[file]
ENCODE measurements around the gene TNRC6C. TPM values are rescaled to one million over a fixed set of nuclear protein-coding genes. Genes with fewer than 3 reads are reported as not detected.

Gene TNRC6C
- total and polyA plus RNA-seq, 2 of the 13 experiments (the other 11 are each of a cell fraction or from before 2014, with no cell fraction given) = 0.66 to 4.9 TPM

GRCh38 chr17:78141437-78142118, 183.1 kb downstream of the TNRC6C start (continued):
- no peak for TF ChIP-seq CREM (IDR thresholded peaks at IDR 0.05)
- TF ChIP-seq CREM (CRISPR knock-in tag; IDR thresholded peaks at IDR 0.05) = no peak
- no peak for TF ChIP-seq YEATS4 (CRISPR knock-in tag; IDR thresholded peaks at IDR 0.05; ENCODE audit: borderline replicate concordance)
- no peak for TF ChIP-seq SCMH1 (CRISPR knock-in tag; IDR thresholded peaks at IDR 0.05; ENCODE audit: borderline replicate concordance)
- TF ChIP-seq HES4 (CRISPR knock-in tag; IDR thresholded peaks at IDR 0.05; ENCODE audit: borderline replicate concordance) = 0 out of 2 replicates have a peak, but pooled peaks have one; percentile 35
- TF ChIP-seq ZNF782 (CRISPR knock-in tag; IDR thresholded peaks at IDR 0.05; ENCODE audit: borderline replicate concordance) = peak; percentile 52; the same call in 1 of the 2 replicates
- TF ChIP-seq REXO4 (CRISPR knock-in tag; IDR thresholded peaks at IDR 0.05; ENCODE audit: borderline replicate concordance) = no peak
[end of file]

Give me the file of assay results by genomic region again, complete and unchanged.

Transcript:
ENCODE measurements around the gene TNRC6C. TPM values are rescaled to one million over a fixed set of nuclear protein-coding genes. Genes with fewer than 3 reads are reported as not detected.

Gene TNRC6C
- total and polyA plus RNA-seq, 2 of the 13 experiments (the other 11 are each of a cell fraction or from before 2014, with no cell fraction given) = 0.66 to 4.9 TPM

GRCh38 chr17:78141437-78142118, 183.1 kb downstream of the TNRC6C start (continued):
- no peak for TF ChIP-seq CREM (IDR thresholded peaks at IDR 0.05)
- TF ChIP-seq CREM (CRISPR knock-in tag; IDR thresholded peaks at IDR 0.05) = no peak
- no peak for TF ChIP-seq YEATS4 (CRISPR knock-in tag; IDR thresholded peaks at IDR 0.05; ENCODE audit: borderline replicate concordance)
- no peak for TF ChIP-seq SCMH1 (CRISPR knock-in tag; IDR thresholded peaks at IDR 0.05; ENCODE audit: borderline replicate concordance)
- TF ChIP-seq HES4 (CRISPR knock-in tag; IDR thresholded peaks at IDR 0.05; ENCODE audit: borderline replicate concordance) = 0 out of 2 replicates have a peak, but pooled peaks have one; percentile 35
- TF ChIP-seq ZNF782 (CRISPR knock-in tag; IDR thresholded peaks at IDR 0.05; ENCODE audit: borderline replicate concordance) = peak; percentile 52; the same call in 1 of the 2 replicates
- TF ChIP-seq REXO4 (CRISPR knock-in tag; IDR thresholded peaks at IDR 0.05; ENCODE audit: borderline replicate concordance) = no peak